The final printf() call on line 16 is part of a foreach statement that loops through our product array. We use two conversion specifications. The first ("%-20s") prints the product name as a string left-justified within a 20-character field. The second conversion specification ("%20.2f") uses a field width specifier to ensure that output will be right-aligned within a 20-character field, and a precision specifier to ensure that the double we output is rounded to two decimal places.

Put these lines into a text file called listing13.2.php, and place this file in your Web server document root. When you access this script through your Web browser, it should look like Figure 13.3.

Figure 13.3. Products and prices formatted with printf().


Argument Swapping

As of PHP 4.0.6, it became possible to use the format control string to change the order in which the provided arguments are incorporated into output.

Imagine, for example, that you are printing dates to the browser. You have the dates in a multidimensional array and are using printf() to format the output:

$dates = array(
            array( 'mon'=> 12, 'mday'=>25, 'year'=>2001 ),
            array( 'mon'=> 5, 'mday'=>23, 'year'=>2000  ),
            array( 'mon'=> 10, 'mday'=>29, 'year'=>2001 )

$format = include( "local_format.php" );

foreach($dates as $date) {
    printf( "$format", $date['mon'], $date['mday'], $date['year'] );

In the preceding snippet, we get our format control string from an include file called local_format.php. Assume that this file contains only the following:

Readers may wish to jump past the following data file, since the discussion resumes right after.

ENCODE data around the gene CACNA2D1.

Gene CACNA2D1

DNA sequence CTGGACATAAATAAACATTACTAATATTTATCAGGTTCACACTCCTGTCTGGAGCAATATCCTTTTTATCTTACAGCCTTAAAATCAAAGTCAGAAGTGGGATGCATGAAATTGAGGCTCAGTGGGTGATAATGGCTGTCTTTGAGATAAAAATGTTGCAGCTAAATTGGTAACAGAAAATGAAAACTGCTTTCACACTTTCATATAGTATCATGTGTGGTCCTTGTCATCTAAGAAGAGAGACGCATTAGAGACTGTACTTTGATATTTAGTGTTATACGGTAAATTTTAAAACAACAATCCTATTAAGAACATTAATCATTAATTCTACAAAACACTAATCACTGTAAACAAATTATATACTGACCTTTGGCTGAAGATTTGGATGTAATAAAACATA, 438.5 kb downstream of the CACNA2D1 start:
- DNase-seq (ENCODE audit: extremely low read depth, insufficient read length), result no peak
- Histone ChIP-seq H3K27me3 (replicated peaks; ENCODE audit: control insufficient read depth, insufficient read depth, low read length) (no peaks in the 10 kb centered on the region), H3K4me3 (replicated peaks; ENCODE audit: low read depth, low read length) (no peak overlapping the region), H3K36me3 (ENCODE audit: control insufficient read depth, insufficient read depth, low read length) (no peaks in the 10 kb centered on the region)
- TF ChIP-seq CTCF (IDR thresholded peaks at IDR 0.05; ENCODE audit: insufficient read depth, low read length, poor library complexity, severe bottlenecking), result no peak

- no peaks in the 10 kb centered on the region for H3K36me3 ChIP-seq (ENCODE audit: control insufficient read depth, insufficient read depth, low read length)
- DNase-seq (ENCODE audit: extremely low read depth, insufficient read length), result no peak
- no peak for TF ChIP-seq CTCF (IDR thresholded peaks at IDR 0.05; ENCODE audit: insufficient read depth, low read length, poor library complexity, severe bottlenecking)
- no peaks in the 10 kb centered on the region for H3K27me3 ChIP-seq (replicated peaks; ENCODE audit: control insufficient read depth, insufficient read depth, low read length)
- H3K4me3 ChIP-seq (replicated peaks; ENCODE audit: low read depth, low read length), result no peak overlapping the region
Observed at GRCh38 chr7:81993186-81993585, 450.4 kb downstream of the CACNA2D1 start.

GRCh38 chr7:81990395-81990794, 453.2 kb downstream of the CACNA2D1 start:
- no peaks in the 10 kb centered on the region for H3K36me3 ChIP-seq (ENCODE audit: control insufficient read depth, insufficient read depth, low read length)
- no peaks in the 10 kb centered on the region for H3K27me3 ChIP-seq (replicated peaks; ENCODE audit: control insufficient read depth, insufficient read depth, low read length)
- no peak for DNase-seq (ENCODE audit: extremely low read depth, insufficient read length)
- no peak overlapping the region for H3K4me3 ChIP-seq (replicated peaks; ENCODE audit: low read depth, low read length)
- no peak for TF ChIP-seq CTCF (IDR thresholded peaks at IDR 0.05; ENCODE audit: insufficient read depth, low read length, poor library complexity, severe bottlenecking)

return "%02d/%02d/%d<br>";

In that case, our output will be in the format mm/dd/yyyy:


Imagine now that we are installing our script for a British site. In the United Kingdom dates are commonly presented with days before months (dd/mm/yyyy). The core code cannot be changed, but configuration files such as local_format.php can. Luckily, we can now alter the order in which the arguments are presented from within the format control code:

return "%2\$02d/%1\$02d/%3\$d<br>";

We can insert the argument number we are interested in after the initial percentage character that marks each conversion specification, followed by an escaped dollar ($) character. So, in the preceding snippet, we are demanding that the second argument be presented, followed by the first, followed by the third. The result is a list of dates in British format:


Storing a Formatted String

The printf() function outputs data to the browser, which means that the results are not available to your scripts. You can, however, use the function sprintf(), which works in exactly the same way as printf() except that it returns a string that you can then store in a variable for later use. The following snippet uses sprintf() to round a double to two decimal places, storing the result in $dosh:

$dosh = sprintf("%.2f", 2.334454);
print "You have $dosh dollars to spend";

A particular use of sprintf() is to write formatted data to a file. You can call sprintf() and assign its return value to a variable that can then be printed to a file with fputs().

    Part III: Getting Involved with the Code